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Saturday, 15 December, 2018

Morrison to learn fate on Friday as legal team maintain malicious intervention

Hughie Morrison arriving at the BHA on Tuesday for the start of the Our Little Sister inquiry
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Trainer Hughie Morrison will face an anxious wait until Friday morning before learning the result of a BHA inquiry which could impose a career-ending ban.

The independent disciplinary panel sitting in judgement retired at the end of day two to consider the evidence and will inform Morrison and his team of their verdict at 11am, and then the media an hour later.

Morrison theoretically faces disqualification of up to ten years, but his QC Graeme McPherson argued he should avoid all punishment, claiming his client had been a victim of malicious intervention and that "strict liability" and the ensuing penalties that might normally apply in such cases are not appropriate.

Morrison found himself before the BHA at the end of a long-running investigation that began when his filly Our Little Sister tested positive for the steroid nandrolone after finishing last at Wolverhampton on January 14.

He was made aware of the result on February 3 and has ever since vigorously denied any part in the administration of the drug, which both sides agreed can have been administered only by intramuscular injection within a window of opportunity of around a month before the Wolverhampton race.

McPherson criticised the investigation for its failure to preserve all evidence from the outset – a reference in part to a failure to investigate stable CCTV from her outing at Southwell on January 2 before it was recorded over; for the investigators' closed minds; and for their failure to consider what further investigations they might undertake and what other intelligence there might be out there.

Significant mitigation

He argued strenuously for no penalty at all but said that if the panel did impose one they should consider the significant mitigation.

McPherson said he would not argue against disqualification "if the panel concludes that on the balance of probability Mr Morrison pressed the plunger", but he argued the trainer had "taken all reasonable measures" regarding the security of the filly, both at his stables and at the racecourse, and submitted that "a fine of around £1,000 is the way forward" if any penalty is to be imposed, pointing to the signification mitigation.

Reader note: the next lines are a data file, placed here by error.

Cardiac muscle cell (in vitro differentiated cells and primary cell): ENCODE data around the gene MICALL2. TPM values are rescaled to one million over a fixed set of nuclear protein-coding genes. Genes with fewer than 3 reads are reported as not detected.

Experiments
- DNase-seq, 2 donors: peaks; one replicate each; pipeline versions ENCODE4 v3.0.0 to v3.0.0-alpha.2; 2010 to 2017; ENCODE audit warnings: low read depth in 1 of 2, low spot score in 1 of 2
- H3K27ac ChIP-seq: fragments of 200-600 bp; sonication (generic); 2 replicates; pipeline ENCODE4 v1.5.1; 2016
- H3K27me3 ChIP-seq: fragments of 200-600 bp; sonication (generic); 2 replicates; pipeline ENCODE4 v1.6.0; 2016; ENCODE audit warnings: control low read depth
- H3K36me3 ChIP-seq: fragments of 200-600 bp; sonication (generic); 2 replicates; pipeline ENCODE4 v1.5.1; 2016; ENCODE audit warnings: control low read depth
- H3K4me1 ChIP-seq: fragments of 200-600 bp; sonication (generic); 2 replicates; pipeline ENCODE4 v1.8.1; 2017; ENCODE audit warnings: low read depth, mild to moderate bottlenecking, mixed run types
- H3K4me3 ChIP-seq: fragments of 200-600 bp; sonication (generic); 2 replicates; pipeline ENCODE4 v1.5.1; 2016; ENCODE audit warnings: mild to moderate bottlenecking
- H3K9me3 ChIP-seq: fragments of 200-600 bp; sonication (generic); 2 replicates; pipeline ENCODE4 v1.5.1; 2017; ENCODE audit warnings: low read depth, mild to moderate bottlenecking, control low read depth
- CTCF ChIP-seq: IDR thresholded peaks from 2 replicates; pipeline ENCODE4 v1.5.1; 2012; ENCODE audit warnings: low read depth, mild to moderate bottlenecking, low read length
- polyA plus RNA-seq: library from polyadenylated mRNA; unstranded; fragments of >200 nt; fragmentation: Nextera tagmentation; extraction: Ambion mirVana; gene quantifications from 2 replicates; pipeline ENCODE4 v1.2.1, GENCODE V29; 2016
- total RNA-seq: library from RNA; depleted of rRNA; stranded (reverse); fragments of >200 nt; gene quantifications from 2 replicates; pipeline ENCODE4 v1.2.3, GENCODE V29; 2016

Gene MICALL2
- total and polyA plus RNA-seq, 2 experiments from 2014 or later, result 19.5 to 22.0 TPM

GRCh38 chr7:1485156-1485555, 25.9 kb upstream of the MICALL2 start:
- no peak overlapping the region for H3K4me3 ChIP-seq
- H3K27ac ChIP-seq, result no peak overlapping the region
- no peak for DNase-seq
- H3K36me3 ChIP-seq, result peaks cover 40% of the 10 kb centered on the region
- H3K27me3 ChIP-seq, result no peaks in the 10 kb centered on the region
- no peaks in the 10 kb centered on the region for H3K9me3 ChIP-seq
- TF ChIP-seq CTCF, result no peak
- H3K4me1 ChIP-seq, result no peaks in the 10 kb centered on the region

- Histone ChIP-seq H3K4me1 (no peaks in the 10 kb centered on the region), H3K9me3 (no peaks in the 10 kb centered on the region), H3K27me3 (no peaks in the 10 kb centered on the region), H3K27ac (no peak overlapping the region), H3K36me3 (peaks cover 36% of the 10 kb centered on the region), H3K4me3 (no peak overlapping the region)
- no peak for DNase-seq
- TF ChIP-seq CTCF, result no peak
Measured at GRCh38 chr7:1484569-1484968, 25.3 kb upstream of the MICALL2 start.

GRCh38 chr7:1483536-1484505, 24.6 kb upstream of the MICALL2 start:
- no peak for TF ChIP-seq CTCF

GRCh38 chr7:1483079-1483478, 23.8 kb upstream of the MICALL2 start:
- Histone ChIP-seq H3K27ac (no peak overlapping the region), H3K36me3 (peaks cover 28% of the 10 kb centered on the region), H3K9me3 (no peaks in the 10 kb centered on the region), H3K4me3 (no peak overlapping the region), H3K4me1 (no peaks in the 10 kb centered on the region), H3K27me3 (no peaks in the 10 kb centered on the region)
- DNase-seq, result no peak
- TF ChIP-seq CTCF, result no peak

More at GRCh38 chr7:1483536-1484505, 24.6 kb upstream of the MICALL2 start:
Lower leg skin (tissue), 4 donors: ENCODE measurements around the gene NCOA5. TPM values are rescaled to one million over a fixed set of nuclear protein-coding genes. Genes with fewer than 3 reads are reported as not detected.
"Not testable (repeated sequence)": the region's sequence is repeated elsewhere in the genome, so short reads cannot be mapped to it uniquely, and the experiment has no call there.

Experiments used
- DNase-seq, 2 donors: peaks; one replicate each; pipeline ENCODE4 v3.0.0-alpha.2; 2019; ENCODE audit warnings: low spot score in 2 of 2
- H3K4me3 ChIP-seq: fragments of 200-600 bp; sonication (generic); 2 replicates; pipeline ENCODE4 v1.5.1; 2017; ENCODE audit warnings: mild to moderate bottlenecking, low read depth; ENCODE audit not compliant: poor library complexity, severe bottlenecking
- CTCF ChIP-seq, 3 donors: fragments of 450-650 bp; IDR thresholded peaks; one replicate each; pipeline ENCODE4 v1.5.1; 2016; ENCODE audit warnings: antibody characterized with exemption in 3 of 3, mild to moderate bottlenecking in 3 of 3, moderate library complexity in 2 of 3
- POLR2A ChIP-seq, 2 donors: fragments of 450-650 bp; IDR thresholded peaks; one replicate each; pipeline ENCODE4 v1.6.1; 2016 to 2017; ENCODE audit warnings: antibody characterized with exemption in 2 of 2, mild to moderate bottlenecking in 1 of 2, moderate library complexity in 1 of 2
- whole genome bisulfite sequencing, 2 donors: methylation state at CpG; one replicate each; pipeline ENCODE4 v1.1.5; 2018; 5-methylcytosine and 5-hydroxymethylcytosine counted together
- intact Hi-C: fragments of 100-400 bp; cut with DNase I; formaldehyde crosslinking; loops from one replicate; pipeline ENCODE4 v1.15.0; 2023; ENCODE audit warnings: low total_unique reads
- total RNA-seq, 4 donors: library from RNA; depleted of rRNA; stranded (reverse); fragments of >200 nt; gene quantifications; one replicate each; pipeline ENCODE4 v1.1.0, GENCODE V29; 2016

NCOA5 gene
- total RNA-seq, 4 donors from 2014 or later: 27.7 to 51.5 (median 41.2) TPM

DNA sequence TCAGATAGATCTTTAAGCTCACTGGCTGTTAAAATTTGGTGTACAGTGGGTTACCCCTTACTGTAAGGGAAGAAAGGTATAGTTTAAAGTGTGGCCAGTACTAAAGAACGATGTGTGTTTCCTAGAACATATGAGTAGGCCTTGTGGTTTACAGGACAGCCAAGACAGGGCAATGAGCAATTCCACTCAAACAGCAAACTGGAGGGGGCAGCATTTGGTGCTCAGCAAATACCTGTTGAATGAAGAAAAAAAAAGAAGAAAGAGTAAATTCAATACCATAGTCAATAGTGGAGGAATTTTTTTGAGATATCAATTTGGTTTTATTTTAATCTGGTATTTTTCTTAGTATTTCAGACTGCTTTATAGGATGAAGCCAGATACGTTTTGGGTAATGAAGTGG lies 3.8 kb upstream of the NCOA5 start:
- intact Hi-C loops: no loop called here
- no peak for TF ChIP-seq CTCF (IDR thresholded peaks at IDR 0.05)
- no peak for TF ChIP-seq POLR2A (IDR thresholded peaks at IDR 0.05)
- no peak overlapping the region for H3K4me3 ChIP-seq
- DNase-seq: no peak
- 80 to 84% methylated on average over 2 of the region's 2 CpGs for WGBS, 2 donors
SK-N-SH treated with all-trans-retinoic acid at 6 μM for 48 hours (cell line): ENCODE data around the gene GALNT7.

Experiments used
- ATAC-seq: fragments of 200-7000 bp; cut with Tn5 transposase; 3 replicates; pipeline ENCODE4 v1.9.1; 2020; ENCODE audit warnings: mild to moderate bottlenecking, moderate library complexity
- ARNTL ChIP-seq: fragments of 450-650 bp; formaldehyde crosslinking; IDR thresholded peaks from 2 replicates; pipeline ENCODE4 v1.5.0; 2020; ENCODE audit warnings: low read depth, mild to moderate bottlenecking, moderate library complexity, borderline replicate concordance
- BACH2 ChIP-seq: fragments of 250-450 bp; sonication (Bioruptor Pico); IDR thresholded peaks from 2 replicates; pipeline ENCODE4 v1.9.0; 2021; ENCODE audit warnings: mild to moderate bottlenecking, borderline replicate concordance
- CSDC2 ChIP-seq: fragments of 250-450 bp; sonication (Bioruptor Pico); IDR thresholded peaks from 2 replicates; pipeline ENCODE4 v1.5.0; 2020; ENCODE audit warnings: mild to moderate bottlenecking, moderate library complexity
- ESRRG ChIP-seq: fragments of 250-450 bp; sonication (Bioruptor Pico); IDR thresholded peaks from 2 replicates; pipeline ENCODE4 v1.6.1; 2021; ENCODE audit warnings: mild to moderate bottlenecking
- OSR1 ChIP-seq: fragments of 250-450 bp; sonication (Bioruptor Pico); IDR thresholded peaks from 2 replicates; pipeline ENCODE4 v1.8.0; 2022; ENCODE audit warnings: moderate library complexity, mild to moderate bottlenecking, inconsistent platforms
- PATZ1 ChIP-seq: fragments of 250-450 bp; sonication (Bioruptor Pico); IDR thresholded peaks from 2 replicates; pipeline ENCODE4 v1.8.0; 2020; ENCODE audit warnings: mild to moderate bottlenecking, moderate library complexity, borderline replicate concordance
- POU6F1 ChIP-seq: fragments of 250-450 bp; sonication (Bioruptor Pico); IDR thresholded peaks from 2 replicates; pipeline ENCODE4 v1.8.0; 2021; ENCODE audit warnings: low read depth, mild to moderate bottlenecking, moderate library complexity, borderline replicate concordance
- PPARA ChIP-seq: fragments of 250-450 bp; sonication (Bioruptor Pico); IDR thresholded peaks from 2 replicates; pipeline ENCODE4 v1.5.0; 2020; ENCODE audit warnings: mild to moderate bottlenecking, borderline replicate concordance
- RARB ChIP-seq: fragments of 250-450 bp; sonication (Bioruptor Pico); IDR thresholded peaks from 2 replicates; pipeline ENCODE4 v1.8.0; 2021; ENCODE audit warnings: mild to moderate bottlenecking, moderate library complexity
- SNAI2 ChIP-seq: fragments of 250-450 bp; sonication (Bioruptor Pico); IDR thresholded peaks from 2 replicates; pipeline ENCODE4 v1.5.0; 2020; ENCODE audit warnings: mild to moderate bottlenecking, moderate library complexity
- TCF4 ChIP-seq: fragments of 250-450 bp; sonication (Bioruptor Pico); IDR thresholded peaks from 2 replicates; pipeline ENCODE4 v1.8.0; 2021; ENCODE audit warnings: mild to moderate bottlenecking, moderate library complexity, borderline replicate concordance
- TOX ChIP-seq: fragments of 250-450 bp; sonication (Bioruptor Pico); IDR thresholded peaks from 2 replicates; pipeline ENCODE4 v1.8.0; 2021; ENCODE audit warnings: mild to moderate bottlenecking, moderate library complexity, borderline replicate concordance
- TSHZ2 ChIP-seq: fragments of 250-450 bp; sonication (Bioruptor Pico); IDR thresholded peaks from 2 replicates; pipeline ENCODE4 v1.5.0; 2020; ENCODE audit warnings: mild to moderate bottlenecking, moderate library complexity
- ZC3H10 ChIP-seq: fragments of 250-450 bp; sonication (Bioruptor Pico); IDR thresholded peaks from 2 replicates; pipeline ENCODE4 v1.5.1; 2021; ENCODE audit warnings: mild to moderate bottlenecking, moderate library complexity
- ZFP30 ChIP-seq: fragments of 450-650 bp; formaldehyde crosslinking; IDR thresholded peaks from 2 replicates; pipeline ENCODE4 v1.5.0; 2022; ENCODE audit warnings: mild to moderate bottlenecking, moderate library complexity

He said: "In mitigation you have Mr Morrison's exemplary record, which is without blemish over 25 years, you have his extraordinary character references, and his co-operation throughout the investigation". That co-operation which McPherson said went far beyond what might normally be expected as Morrison "pushed the investigation himself and spent a vast amount of money trying to get to the bottom of who was behind it".

He added that the consequences of disqualification would be "catastrophic", not just for Morrison and his family but for his staff and community.

Day two had begun with McPherson's lengthy cross-examination of Tim Miller, the leader of the BHA's investigating officers, which sought to cast doubt on the thoroughness of his investigations and on security at the racecourse stables at Southwell on January 2, and established from Miller that Morrison had "opened up his life" to him in terms of access to telephone records and emails.

Morrison gave evidence to the panel in two parts, the first a somewhat uncomfortable session before lunch when he confirmed that in addition to offering a £10,000 reward for information he had employed a former detective chief inspector as a private investigator in "a bid to find the culprit".

He denied he had instructed him to send an email, that the BHA's counsel Philip Evans described as "threatening", to the trainer named on day one as having been heard to say she would "get at" Our Little Sister.

State of agitation

He explained his state of agitation on the morning of the BHA's investigation team's dawn visit on February 3, comparing it to "going through Bangkok airport and being arrested with Class A drugs in your bag".

Morrison was much more assured in the afternoon session, and when Evans suggested reasons why he, or a member of his staff, might have given the filly a steroid – a known performance enhancer – he argued he had no feasible motive whatsoever, adding "it would be professional suicide to run her three times knowing she had it in her system" and that he would "need to go off with the men in white coats", so strict is the BHA's anti-doping stance.

Evans claimed Morrison had adopted a "scattergun approach" to his denial and had sought to blame the BHA from day one, yet the BHA had "followed up almost every avenue of inquiry" and that its investigation had been "very thorough".

He argued the BHA did not have to prove guilt as the rule Morrison was charged under was "a strict liability offence". He added that "the panel does not need to know the how, when or why", rather it had to ask itself: "Am I satisfied that Morrison has proved this was a malicious intervention?"

Morrison’s punishment will hinge on how the panel interprets the evidence and the rules that were applied to the recent high-profile Philip Hobbs case, in which Hobbs escaped a penalty for a medication infringement.

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In mitigation you have Mr Morrison's exemplary record, which is without blemish over 25 years, and his co-operation throughout the investigation
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